My birth plan for Joseph was several pages long. The nurses in L & D certainly took the time to be very familiar with it and everyone tried to respect it. It just became useless when the complications started.
I don't believe they use Nitrous at my hospital. I've never been offered it. Have had demoral, and an epidural. Ideally, I am hoping to have nothing this time, but will go with the flow.
I was really starting to get scared about L & D when they started reviewing what went wrong last time. I know I have a great team and a wonderful hospital...so I am just trusting my body and if I need extra help I will be in the right place.
I also have a team of spiritual godmothers for this little one. They all have committed to lighting a candle and praying the entire time I am in labour. Some are family members, some are business acquaintances, some attend church with us, some are family friends. I feel like they are covering me with prayers and positive thoughts. I also think they will be wonderful role models for the baby as she grows. Asking them to do this has given me a sense of peace.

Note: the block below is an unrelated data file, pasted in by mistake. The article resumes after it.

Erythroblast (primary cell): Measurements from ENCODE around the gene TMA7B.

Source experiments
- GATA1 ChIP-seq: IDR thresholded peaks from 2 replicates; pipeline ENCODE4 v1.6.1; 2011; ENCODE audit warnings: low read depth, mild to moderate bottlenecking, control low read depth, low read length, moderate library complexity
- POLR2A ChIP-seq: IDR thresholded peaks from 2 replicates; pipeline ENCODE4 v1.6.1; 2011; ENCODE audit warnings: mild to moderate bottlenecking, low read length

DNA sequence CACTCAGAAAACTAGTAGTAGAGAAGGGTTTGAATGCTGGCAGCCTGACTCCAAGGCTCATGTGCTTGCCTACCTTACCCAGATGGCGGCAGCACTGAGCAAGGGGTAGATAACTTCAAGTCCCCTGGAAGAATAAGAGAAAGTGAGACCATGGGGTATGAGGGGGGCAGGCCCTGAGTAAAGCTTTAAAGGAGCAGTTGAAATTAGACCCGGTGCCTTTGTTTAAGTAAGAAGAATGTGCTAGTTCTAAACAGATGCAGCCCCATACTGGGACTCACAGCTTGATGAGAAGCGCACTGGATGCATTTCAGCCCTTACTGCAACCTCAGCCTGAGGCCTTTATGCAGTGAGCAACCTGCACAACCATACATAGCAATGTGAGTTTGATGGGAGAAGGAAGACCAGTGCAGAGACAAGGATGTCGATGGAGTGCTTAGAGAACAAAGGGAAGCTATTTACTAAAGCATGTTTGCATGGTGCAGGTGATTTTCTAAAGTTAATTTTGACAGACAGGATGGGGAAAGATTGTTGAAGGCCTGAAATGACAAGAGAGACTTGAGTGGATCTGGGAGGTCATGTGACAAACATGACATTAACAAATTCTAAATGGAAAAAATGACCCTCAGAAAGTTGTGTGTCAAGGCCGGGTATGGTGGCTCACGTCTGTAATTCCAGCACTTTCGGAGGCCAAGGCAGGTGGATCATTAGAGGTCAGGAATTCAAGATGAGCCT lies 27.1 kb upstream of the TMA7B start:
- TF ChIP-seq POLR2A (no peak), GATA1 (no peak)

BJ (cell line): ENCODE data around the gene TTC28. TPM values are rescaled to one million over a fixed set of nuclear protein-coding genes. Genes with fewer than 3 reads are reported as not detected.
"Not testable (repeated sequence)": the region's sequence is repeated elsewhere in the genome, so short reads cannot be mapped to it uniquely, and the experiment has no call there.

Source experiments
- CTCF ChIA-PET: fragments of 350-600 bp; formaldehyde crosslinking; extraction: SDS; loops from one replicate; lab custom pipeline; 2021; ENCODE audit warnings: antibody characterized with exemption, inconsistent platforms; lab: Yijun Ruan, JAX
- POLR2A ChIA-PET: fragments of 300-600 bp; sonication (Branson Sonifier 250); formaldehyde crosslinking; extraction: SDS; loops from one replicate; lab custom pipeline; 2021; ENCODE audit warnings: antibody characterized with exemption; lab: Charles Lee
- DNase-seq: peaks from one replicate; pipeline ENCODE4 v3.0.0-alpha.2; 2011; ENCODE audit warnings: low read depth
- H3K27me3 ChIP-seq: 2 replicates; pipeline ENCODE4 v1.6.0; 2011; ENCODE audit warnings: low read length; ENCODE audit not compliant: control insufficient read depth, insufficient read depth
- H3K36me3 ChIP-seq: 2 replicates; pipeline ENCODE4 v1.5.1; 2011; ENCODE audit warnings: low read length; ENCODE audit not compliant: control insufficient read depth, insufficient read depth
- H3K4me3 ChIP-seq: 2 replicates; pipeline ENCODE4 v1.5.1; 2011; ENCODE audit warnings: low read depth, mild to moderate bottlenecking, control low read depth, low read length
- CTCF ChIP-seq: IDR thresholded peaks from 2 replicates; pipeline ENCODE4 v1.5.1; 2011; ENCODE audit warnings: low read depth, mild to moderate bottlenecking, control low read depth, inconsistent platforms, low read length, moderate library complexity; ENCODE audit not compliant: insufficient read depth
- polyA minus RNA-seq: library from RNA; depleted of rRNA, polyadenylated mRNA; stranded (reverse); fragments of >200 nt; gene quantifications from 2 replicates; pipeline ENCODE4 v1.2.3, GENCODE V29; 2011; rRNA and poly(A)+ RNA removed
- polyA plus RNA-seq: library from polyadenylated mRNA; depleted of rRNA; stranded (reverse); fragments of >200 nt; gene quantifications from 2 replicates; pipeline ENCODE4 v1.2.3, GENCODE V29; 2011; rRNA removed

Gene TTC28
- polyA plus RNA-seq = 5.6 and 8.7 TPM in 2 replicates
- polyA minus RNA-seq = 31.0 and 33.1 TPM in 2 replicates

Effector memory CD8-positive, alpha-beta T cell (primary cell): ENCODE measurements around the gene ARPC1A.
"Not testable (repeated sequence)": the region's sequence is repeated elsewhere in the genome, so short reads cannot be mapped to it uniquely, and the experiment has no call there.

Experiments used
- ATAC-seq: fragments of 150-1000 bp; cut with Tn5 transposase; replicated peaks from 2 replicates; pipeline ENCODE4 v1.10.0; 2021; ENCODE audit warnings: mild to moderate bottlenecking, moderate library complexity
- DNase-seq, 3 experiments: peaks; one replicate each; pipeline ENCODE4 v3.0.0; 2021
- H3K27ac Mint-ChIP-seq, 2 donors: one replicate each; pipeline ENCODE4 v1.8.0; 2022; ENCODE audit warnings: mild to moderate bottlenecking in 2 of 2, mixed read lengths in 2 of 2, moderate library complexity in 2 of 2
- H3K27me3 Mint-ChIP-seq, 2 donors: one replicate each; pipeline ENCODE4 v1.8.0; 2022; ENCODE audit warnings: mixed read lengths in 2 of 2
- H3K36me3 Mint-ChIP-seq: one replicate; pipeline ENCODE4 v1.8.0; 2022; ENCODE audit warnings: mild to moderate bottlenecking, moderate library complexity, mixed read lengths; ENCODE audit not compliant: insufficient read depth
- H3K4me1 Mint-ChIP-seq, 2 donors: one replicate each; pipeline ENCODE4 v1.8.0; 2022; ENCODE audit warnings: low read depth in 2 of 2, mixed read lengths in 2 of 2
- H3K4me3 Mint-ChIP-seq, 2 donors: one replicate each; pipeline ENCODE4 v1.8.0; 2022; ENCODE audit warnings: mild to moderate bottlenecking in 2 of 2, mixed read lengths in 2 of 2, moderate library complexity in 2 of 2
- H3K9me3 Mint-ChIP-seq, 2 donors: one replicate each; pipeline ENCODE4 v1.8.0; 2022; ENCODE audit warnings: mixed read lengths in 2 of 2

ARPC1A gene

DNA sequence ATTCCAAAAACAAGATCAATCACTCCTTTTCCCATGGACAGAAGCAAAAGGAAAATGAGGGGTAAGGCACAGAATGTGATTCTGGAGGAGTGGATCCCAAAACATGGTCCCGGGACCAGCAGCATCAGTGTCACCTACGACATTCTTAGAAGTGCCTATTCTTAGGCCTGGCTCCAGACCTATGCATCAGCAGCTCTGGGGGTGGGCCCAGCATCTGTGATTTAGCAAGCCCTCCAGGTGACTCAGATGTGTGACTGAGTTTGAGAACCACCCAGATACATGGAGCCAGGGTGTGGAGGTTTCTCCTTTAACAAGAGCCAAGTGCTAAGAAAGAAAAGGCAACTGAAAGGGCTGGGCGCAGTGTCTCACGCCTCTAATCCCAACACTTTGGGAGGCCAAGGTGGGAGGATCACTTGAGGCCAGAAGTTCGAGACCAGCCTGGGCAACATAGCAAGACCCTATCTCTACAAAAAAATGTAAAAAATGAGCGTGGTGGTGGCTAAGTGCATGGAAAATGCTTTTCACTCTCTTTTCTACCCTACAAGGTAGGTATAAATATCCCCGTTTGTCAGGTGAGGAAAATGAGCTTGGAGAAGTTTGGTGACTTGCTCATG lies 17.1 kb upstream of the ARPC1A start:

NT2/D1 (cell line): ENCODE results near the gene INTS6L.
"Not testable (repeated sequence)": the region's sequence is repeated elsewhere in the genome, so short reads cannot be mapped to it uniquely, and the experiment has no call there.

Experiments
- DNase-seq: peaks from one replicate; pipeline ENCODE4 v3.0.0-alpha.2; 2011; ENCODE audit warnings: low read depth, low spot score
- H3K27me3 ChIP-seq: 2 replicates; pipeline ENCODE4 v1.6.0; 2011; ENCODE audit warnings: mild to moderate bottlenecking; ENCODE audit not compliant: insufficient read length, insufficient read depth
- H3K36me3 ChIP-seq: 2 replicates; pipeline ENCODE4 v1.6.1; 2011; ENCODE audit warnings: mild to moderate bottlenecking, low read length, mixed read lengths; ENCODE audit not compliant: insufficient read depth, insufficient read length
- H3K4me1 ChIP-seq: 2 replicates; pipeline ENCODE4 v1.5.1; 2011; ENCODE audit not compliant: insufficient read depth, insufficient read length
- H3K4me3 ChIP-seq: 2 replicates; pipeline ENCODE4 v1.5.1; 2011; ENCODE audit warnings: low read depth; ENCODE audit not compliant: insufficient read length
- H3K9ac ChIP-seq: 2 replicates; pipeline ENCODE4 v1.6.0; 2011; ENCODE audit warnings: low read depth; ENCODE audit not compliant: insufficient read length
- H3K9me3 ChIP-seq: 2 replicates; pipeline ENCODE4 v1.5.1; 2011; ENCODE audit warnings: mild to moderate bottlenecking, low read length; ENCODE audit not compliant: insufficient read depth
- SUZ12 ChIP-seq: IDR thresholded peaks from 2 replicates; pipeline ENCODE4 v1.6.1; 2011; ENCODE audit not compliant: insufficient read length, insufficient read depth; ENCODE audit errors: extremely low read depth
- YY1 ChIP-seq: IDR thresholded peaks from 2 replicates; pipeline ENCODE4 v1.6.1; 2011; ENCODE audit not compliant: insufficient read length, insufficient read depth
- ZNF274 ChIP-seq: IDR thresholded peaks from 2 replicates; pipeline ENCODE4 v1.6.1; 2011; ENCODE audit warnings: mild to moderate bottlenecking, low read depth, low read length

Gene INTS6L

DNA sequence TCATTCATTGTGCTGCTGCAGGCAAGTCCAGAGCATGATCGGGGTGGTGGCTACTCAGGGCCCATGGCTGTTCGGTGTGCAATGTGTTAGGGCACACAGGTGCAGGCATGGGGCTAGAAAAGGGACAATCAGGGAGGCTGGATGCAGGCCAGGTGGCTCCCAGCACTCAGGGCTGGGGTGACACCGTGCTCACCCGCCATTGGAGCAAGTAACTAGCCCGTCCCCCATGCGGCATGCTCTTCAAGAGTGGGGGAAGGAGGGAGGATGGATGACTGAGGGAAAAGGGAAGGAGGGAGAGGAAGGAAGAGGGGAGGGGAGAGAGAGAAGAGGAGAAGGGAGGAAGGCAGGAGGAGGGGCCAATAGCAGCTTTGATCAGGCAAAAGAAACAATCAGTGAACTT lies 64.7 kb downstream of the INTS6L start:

Labors are so unique and individual, that there is virtually no way to cover everything that could possibly happen. You have the exact right attitude. Keep it natural as you can, but roll with things as they happen. You cannot script labor. It is impossible.
I hope you can quickly post when you go into labor, before going to the hospital! We'll all send you our best thoughts and prayers.
With all due respect, I've seen many a vacuum and/or forcep delivery. They can be lifesavers if the baby is in severe distress and easily deliverable. It takes far more time to go back for a section in an emergency.
This is not to say they are harmless, but in the right hands and under the right circumstances, they can absolutely save a baby's life.